NEW YORK — On the sixth floor of Barneys, the luxury department store in Manhattan, you can find clothes by fashion designer Nili Lotan hanging on the rack with those by famous designers and brands like Yves Saint Laurent and Moncler.
Lotan, 60, began working as a designer almost 30 years ago and is now at the peak of her career. No one who follows her on social media or reads fashion blogs and magazines can ignore her presence.
Her clothes are worn by models like Gigi Hadid, Gisele Bündchen, Kendall Jenner and Natasha Poly, singers Rihanna and Selena Gomez, and actresses Gwyneth Paltrow, Demi Moore, Julianne Moore and Gal Gadot. She also has her own stores in Manhattan's Tribeca neighborhood and East Hampton on Long Island, and two weeks ago she opened one on Madison Avenue.
The New York fashion industry, just like elsewhere, is experiencing a crisis due to high production costs, soaring rents and customers fleeing to the internet, where everything can be bought cheaply. But Lotan says none of this has affected her business, which she runs herself. On the contrary, she says, having identified the online trend early, she has cooperated with it and benefits from its advantages.
“The internet opened a new world for designers. If in the past the magazines were the ones that set the tone in fashion, today power has moved to the bloggers. The important fashion magazines tended to write about designers who advertised in them, and that cost a great deal of money," she says.
"Today, thanks to the bloggers, there’s a cheaper way to advertise yourself. Most people today get their news from social media, and there the bloggers rule. Happily for me, many of them like what I do.”
Lotan’s clothes are sold in 250 stores worldwide. Most of her customers are women between 25 and 45.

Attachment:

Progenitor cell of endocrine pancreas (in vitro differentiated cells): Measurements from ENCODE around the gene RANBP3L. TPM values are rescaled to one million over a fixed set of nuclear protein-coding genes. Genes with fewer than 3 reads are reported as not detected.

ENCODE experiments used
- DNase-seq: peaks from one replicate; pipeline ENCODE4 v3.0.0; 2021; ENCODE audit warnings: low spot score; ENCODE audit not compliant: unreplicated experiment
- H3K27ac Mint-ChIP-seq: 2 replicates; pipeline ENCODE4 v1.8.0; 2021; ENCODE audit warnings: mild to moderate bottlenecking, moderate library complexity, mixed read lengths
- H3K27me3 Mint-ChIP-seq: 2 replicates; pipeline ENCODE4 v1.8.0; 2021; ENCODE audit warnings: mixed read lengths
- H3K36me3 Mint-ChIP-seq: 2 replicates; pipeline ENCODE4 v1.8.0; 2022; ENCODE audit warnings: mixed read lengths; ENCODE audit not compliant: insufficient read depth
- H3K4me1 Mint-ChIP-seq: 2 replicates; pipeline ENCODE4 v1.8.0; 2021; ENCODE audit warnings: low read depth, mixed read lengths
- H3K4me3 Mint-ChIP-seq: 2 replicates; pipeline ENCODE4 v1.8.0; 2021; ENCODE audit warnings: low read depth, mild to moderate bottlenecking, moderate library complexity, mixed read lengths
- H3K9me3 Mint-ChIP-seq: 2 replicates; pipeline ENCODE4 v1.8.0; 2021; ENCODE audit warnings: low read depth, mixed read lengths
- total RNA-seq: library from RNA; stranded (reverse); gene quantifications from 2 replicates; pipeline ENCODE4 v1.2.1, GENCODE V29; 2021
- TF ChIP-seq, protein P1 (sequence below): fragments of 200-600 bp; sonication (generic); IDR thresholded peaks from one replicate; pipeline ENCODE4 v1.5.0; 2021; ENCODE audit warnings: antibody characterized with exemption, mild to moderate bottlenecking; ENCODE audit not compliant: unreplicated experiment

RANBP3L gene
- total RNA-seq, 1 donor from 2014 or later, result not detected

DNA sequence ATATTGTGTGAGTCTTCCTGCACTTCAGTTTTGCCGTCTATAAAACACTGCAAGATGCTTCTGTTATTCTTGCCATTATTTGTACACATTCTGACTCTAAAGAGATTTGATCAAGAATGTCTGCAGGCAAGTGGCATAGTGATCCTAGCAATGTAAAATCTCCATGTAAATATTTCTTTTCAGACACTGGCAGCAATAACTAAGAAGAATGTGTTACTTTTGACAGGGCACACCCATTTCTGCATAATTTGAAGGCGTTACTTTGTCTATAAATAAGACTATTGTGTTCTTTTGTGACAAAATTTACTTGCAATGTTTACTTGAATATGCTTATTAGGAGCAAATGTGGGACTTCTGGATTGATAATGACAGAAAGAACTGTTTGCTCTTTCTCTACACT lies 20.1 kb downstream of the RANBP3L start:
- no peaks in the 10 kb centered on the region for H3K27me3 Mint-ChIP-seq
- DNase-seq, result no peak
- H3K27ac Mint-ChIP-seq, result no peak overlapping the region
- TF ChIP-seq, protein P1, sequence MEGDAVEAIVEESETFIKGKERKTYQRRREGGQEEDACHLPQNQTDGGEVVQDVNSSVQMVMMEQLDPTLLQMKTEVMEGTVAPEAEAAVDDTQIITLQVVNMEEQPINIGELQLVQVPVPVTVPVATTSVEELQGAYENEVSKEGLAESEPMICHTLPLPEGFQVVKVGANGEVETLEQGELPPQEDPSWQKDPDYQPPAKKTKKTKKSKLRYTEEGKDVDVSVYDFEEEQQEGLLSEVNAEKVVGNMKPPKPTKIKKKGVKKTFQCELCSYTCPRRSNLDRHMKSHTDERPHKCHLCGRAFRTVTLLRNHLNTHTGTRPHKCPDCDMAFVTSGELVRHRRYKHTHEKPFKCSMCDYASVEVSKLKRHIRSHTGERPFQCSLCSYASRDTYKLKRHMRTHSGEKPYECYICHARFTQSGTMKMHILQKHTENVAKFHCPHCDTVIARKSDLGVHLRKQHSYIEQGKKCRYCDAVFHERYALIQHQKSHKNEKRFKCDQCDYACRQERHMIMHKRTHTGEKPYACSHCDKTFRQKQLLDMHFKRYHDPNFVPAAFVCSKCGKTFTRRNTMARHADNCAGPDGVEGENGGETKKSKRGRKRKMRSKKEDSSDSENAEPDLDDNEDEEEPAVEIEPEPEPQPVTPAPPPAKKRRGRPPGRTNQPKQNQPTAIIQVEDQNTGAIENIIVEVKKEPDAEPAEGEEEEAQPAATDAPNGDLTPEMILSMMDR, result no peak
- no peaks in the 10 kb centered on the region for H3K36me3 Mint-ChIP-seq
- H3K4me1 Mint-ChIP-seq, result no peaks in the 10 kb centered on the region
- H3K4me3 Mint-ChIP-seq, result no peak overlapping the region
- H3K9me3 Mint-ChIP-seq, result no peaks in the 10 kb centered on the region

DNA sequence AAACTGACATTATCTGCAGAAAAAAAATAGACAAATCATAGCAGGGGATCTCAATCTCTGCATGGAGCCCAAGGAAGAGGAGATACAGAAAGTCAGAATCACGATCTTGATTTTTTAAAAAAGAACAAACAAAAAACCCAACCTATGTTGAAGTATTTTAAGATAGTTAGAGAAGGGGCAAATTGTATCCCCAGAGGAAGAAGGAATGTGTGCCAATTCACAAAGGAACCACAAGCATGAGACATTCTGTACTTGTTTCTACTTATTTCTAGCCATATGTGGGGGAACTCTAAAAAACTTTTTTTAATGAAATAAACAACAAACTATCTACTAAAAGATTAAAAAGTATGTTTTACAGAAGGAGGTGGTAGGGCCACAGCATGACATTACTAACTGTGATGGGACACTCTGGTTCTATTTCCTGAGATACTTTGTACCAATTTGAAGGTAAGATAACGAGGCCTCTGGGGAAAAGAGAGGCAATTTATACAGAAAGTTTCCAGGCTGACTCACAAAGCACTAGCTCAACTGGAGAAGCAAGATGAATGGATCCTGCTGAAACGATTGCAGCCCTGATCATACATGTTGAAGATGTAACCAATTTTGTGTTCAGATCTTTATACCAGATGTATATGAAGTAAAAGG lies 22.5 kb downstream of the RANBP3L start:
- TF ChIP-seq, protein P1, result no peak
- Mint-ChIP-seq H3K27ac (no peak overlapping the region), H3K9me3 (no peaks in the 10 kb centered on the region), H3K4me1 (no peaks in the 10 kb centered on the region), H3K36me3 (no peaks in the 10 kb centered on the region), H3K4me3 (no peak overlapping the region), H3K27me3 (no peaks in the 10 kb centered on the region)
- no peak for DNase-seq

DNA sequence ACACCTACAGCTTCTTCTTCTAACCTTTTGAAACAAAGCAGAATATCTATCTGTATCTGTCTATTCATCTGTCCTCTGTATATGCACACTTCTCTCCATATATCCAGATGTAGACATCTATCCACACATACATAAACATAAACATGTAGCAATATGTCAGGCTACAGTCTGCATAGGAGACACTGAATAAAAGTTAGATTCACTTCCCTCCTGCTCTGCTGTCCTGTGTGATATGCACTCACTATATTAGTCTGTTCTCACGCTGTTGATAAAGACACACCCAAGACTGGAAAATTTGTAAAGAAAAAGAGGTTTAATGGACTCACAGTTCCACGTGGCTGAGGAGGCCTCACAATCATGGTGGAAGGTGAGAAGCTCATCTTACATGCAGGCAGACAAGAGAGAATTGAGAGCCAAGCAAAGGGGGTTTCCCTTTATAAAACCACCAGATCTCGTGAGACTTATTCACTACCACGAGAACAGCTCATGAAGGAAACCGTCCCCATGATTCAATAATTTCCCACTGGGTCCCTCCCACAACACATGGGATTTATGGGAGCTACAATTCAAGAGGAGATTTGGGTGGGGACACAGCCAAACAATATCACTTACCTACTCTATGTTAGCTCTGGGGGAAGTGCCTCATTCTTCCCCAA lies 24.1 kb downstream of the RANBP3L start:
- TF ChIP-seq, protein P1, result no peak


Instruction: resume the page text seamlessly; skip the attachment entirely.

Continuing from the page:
“I’m practical about the clothes I design,” she says. “Many designers try to be artistic and do crazy, unusual things. I obviously want my clothes to look good, but they have to be practical. I’m a size 34, and I try everything on myself before I put anything out.”
This may be why her clothes are more suited to very thin women.
Her clothing ranges in price from $150 to $1,500. A pair of Lotan jeans, for instance, sells for $375. “These aren’t cheap prices in Israeli terms,” she says. “But when you compare them to clothes by other designers sold at Barneys and meant for working women or wealthy women, these are affordable prices.”
Lotan declined to divulge details about the scale of her business but was willing to say that her company’s annual revenues clock up in the tens of millions of dollars.
“People can bring in money and not make a profit, but my business is very profitable. Over the past five years my business volume has grown at an annual rate of 30 percent," she says. "This year I began to sell on a large scale over the internet, and business in this sector jumped 300 percent. I foresee annual growth of 20 to 30 percent in online sales in the coming years.”
In Tribeca, one of Manhattan’s trendiest neighborhoods, Lotan has an impressive studio. Her workshop is in the basement. That’s where her team, which includes two image consultants, a cutter and five seamstresses, develops the collection.
“I design everything here," she says. "Many designers have sub-designers who work for them, but I do everything. I have 50 people who help me with the execution and sales." Every three months she sends out 100 to 120 designs.
"The new trend is to make ‘capsules,’ or mini-collections, which go out to the stores and the website every few weeks instead of a year in advance, as used to be the norm. I make everything in New York, and it’s no more expensive than making it outside the United States," she says.
"True, when you manufacture in large quantities it’s harder, but in the quantities I make it’s possible. Moreover, China has become expensive, and this way I don’t have to travel far away. Only my sweaters are made in China.”
In her studio, Lotan showed me a collection of military clothing from Japan, Korea and the United States that she has collected over the years. “These uniforms are a source of inspiration for me — them and the blue color of the Mediterranean Sea that I saw from my childhood home in Netanya. But I’m explicitly not militarist; my clothing is a kind of ‘they shall beat their swords into plowshares.’”
She says the Israeli facets of her personality are expressed in her clothing; once upon a time they carried tags with the number 2609988 — her dog-tag number in the army.
Leaving law aside